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Escalation in Somalia Part of AFRICOM's Resource Wars in Africa

Farid Omar

December 29, 2011

After suffering defeat in Iraq and getting bogged down in Afghanistan, the US is shifting its imperialist ambitions to Africa. The bloody military intervention in Libya was swiftly followed by deployment of Special Forces in Uganda, paving the way for large scale militarization in the Central African region and the new escalation by President Obama of America’s two decades old war in Somalia.

Under the auspices of the US Africa Command (AFRICOM), the US is looking to forcefully secure Somalia’s vast untapped oil reserves, natural gas and uranium deposits. Strategically located at the confluence where the Indian Ocean, the Gulf of Aden and the Red Sea converge, resource-rich Somalia is the gateway to the world’s busiest shipping lanes along the Red Sea and the Suez Canal.

Its proximity to oil-rich Sudan, North Africa and the Middle East makes it a pawn in the new scramble for Africa pitting the US against China’s rapid ascendancy in Africa, characterized by its increased inroads into the continent’s oilfields. The US is also seeking to counter the wave of revolutionary protests that have swept North Africa and now spreading into other regions of the continent.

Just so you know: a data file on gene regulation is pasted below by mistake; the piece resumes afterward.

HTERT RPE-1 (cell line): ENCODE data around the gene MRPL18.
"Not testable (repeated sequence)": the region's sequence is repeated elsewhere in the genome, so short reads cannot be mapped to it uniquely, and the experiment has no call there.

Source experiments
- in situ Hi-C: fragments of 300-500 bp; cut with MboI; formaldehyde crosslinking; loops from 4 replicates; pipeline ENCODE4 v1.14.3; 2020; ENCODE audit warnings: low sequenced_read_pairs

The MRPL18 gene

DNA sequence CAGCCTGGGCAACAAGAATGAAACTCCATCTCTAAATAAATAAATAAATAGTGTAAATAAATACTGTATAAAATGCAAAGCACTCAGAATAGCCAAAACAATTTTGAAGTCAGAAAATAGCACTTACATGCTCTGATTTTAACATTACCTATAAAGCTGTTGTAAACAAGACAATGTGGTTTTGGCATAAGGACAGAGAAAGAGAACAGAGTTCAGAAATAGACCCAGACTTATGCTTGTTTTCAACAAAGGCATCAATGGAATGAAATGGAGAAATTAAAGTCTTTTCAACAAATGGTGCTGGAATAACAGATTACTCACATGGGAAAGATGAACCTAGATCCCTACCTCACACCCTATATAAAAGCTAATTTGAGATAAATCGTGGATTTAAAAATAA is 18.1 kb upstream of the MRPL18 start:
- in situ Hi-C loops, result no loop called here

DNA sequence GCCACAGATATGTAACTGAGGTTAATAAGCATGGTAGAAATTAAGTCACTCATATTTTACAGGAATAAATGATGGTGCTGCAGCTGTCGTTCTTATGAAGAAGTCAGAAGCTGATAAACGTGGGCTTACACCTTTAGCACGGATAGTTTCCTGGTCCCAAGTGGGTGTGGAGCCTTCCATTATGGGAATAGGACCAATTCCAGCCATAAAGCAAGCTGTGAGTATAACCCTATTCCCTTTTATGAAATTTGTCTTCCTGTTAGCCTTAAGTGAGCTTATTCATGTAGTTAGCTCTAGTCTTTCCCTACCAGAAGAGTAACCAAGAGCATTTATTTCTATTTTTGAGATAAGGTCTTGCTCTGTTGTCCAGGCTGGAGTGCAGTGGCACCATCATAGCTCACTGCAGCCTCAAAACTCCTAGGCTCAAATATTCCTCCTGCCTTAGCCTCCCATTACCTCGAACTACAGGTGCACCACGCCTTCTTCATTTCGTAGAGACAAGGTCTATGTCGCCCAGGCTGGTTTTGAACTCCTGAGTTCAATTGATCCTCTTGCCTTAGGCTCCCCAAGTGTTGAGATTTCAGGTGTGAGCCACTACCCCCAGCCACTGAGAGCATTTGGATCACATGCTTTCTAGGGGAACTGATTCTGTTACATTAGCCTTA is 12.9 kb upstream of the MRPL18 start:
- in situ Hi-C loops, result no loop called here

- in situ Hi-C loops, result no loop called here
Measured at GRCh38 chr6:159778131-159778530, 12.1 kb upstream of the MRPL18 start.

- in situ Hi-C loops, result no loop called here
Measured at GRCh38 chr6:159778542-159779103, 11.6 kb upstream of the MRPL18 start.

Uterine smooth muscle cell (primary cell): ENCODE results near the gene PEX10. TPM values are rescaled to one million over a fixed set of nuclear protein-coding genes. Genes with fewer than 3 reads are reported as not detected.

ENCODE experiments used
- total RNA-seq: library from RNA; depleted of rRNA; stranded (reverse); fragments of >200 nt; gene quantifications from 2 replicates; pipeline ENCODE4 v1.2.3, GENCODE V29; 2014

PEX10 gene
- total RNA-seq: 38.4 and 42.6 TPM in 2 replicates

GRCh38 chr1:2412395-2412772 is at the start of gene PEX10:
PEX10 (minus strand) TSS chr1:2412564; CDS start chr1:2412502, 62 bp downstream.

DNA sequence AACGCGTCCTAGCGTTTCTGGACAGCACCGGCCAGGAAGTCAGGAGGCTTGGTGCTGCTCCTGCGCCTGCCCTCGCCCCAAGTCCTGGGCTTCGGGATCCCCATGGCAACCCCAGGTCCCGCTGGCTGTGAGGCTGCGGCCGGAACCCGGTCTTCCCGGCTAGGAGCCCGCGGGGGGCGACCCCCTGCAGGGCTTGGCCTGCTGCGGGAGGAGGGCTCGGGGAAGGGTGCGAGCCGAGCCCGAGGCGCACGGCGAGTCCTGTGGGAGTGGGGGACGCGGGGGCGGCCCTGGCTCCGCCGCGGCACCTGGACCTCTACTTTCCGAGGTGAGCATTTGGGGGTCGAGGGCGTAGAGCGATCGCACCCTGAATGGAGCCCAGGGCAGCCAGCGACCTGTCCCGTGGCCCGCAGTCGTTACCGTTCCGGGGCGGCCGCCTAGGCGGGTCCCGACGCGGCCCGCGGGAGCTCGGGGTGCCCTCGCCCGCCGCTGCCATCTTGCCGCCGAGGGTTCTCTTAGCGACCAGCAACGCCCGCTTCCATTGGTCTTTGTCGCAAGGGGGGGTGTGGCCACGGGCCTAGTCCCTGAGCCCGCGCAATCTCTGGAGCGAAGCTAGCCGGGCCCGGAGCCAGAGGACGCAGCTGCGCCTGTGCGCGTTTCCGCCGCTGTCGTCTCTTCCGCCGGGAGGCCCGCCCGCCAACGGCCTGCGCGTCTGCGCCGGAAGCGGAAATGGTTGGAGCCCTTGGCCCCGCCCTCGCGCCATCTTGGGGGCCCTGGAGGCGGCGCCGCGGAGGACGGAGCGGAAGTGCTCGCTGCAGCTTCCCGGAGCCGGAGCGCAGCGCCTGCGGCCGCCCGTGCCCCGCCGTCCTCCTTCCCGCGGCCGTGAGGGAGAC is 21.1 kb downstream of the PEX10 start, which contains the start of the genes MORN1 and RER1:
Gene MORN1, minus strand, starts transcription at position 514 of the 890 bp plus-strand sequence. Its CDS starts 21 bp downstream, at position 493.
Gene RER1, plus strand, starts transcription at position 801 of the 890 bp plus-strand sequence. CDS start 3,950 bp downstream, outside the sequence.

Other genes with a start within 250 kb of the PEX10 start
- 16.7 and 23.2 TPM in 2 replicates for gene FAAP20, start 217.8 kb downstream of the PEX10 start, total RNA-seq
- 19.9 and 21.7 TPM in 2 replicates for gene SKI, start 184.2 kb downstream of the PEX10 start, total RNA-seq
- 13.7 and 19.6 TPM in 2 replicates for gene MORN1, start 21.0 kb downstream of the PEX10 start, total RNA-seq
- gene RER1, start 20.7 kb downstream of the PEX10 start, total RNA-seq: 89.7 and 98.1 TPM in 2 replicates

Since mid-October 2011, the US has deployed regional proxies to conduct its war in Somalia with Kenyan forces rolling into the southern region of Jubaland/Azania under the pretext of flushing out Al-Shabab militants blamed for a recent spate of kidnappings of foreigners in Kenyan soil, a charge the Islamists vehemently deny. It appears that the recent kidnappings have nothing to do with Kenya’s incursions into Somalia as officials in Nairobi have openly admitted that Kenya’s planned invasion of Somalia has long been in the making.

Under the tacit approval of Washington, Ethiopian forces re-invaded Somalia’s central region in November while Djibouti, which is home to US and French bases has started deploying troops in Mogadishu under the banner of the African Union Mission in Somalia (AMISOM), seen by many Somalis as another US proxy force. Sierra Leonean forces are expected to deploy soon.

In addition to the multiple proxy forces on the ground, the US is also waging direct war in Somalia through air strikes and sustained drone attacks in the South that has resulted in civilian deaths.

The US strategy in Somalia is to escalate the 20-year old conflict to consolidate AFRICOM’s military objectives of securing vital resources, countering China’s strategy and confronting the revolutionary wave sweeping across the continent. America’s war in Somalia has had a devastating impact on the Horn of Africa nation resulting in massive loss of civilian lives, mass displacement, refugee crisis and ongoing famine.

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